A Letter To My Younger Self

If I could go back in time, this is the advice I’d give myself.

Dear eight-year-old Emma,

Let me tell you about the next seven years: you think you have your life all planned out, but things will change. There will be times when you will be pushed to do things out of your comfort zone, good or bad. You will go into life one way and come out as a whole new person. All these changes will shape who you are at seven-years-old, at 20-years-old, or even 50 years from now.

Right now you dream of being an Olympic swimmer or a veterinarian, but you will come to find that you have new passions as you get older. Don’t be afraid of trying new things even if it means leaving behind old friends to make new ones.

Even if you don’t fully understand it right now, you will strengthen your relationship within your faith, and you will increase your understanding and see how He is present in your everyday life. You will experience how He takes you through ups and downs but in the end, and you should trust that He knows what’s best for you. Next year, you will choose to surrender your life to Him and get baptized.

You will finish third grade, and soon, elementary school. In a few years, you will appreciate how much you enjoyed being that young, and how much you wish to go back to when things were that easy. Be sure to cherish the friends you have right now because as you get older people drift apart.

Elementary school will be remembered as some of the best years of your life. You will change physically and mentally in the next few years, so hold on. Puberty is about to make your hormones go crazy.

Enjoy your eleven-year-old summer because when middle school starts, you will be with a bunch of new kids. Making new friends is tough, but the kids you meet that year will travel with you to high school. 

Middle school will be some of the worst years of your life but remember that every middle schooler is awkward, so try to embrace it and make the best of situations. Also, don’t get roped into peer pressure; trust me, it’s not worth your time or energy. Instead, focus on your schoolwork, keep swimming and keep your grades up, and you will be an honor roll student-athlete with no time for drama.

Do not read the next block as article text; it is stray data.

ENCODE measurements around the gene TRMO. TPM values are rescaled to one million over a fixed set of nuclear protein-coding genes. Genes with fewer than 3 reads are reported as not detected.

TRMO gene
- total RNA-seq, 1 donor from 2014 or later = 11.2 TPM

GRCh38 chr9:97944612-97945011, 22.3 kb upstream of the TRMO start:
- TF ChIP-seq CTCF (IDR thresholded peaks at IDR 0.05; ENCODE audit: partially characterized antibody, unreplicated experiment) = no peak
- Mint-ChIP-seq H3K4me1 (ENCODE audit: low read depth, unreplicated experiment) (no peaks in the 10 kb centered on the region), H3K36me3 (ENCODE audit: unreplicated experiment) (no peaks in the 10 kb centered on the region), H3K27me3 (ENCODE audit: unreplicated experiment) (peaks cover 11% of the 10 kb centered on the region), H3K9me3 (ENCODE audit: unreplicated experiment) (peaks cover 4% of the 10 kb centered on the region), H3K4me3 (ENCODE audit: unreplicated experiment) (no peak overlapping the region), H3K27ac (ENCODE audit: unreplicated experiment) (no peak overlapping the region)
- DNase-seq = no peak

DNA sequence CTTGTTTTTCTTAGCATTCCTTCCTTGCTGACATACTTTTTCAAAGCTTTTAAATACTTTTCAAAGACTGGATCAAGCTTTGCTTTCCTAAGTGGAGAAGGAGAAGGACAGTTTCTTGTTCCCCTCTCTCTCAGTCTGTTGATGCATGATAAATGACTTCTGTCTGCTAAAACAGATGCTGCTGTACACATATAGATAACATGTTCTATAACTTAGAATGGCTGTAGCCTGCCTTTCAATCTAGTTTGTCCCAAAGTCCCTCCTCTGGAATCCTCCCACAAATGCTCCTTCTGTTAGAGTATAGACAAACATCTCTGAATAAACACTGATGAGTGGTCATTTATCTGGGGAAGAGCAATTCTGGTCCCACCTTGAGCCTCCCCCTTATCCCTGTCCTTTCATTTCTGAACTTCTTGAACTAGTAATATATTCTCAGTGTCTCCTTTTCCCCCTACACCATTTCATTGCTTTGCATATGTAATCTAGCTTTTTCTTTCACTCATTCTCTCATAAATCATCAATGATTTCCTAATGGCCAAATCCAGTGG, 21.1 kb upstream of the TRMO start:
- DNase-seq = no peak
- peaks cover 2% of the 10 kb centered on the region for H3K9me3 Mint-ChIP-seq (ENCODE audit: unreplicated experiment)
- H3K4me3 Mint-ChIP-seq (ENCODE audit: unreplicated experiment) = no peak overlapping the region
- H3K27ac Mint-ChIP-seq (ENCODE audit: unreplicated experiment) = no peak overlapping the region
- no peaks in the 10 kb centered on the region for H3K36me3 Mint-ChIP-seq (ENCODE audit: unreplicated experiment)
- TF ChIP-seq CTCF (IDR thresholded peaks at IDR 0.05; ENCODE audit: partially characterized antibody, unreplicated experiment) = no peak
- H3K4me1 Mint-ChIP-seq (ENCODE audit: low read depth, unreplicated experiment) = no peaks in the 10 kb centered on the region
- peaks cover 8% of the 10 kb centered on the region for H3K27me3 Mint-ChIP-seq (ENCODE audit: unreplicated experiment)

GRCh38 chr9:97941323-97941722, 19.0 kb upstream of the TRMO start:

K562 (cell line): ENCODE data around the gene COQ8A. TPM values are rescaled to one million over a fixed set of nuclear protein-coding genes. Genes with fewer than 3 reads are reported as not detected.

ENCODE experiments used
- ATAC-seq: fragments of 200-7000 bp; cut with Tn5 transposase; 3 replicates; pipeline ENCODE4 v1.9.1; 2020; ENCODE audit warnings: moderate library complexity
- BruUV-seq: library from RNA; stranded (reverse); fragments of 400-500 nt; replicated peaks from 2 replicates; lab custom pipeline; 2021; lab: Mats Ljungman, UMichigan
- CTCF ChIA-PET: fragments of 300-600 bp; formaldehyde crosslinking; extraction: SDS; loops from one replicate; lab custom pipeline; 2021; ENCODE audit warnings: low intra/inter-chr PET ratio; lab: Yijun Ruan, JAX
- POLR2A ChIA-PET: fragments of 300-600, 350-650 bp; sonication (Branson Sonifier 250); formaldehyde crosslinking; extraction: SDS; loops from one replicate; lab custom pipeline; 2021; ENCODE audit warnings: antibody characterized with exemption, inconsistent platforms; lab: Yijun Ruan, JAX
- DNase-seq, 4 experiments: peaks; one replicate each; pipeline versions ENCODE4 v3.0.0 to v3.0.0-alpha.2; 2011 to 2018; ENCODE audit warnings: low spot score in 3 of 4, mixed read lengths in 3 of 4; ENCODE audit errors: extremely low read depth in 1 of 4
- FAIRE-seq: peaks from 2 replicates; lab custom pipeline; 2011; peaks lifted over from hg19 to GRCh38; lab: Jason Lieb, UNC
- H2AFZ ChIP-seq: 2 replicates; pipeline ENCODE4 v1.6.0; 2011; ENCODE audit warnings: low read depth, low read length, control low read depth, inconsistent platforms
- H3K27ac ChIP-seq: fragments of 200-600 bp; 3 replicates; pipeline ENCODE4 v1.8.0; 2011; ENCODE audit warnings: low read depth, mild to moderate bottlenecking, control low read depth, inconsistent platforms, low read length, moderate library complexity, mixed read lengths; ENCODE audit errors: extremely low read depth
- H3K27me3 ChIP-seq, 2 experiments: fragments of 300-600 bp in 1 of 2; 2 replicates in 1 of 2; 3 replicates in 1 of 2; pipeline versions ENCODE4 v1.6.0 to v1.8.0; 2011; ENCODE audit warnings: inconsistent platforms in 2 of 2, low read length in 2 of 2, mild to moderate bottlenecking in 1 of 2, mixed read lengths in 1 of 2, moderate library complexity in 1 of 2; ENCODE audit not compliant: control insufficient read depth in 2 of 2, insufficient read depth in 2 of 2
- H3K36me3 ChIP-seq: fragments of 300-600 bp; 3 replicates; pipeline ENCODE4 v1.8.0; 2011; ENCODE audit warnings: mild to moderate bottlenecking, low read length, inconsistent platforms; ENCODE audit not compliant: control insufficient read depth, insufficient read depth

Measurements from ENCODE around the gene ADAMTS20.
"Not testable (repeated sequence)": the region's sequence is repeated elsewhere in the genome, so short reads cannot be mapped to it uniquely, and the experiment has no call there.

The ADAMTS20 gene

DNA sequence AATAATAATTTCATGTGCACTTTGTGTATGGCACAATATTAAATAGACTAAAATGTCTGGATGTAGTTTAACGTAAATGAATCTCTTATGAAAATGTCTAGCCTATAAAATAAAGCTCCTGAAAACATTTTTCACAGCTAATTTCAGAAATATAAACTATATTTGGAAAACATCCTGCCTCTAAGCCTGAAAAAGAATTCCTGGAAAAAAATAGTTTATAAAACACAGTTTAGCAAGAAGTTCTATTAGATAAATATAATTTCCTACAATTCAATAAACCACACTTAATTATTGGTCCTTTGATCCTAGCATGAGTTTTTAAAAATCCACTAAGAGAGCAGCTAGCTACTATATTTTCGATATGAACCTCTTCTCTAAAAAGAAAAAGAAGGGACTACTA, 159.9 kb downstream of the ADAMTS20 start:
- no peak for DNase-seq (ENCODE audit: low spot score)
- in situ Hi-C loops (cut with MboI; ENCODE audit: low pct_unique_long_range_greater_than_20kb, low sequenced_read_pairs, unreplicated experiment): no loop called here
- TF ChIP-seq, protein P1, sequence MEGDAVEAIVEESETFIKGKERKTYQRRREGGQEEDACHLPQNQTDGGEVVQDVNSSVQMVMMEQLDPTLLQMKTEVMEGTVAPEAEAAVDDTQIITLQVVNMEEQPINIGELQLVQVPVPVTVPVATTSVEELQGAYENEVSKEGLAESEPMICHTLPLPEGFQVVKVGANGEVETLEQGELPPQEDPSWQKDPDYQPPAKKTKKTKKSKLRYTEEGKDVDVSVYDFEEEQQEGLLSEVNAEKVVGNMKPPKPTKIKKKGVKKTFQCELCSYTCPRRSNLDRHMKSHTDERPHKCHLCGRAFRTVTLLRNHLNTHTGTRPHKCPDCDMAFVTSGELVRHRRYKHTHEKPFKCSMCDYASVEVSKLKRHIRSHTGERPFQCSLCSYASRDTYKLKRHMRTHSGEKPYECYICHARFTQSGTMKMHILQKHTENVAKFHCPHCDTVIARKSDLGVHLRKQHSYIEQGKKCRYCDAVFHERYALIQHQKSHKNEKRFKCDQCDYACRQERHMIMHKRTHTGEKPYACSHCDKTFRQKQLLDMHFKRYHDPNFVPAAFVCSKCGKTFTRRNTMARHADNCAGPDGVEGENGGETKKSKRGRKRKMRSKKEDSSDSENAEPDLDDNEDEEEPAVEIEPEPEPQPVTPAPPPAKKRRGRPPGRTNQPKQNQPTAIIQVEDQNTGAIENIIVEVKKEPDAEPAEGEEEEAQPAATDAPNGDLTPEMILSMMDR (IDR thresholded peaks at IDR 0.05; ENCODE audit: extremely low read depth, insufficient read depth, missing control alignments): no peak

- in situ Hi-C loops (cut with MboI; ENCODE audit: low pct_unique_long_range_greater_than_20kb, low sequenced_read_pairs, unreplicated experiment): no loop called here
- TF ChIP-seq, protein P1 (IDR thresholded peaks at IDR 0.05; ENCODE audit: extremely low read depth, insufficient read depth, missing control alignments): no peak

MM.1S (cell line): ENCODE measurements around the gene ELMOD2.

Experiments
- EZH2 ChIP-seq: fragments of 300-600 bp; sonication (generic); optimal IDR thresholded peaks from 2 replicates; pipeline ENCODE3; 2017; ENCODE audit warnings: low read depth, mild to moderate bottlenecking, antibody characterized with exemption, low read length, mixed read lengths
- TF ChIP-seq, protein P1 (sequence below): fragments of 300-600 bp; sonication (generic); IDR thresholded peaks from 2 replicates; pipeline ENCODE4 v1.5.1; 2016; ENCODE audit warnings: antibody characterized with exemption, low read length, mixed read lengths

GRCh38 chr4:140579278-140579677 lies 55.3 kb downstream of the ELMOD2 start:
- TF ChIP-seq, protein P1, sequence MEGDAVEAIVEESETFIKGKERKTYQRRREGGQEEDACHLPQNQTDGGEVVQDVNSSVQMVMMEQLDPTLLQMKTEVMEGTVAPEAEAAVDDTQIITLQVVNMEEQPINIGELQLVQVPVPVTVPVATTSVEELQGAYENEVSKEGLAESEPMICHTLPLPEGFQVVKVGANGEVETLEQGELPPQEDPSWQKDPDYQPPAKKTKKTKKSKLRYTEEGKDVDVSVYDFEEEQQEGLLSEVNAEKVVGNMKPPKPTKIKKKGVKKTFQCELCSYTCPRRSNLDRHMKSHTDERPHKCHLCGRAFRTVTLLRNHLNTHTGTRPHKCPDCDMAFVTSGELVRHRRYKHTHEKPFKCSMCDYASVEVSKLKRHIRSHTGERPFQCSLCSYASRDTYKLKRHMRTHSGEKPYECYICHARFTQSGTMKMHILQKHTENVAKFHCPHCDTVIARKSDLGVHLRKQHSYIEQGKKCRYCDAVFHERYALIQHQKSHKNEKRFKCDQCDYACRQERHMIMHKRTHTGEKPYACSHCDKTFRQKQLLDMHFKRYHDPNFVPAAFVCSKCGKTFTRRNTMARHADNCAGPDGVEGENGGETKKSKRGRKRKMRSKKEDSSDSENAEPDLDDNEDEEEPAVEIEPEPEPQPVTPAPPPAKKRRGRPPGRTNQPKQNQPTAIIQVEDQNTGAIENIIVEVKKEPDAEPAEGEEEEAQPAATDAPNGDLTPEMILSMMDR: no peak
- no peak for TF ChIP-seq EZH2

Enjoy the summer of 2018 while it lasts. You thought middle school was tough, but high school is a whole new ballpark. Dunbar seems super scary but you will get the hang of things–don’t worry. As a freshman, you will start to form your own opinions, and whether it is politically or socially, you will grow in knowledge and critical thinking. Not everyone will feel the same way as you do, but don’t get offended. Try to hear people out even if you don’t agree.

Also, it will be tough being back at the bottom of the school. You will have to learn how to really manage your time, but you will get your first B in a class. Realize, though, that this is not bad considering you are in the MSTC program and still swimming eight times a week.

You will still have your old friends from middle school, but you will also make new friends from different middle schools.

Freshman year will be full of both good and bad things, and will definitely be a year you will not forget.

In your sophomore year, there will be a lot of changes. You will no longer be in MSTC, and you will no longer be swimming. Instead, you try something new: cheerleading. I know, I know–never in a million years did you think you would be anything but a swimmer.

Now that you know how the next seven years of your life will go, I hope to give you as much advice as I can to help you out. Overall, stay your quirky, wild, and energetic self. You will be awkward at times, but so is everyone else.

My best word of advice is to not worry about what everybody else thinks and just do you.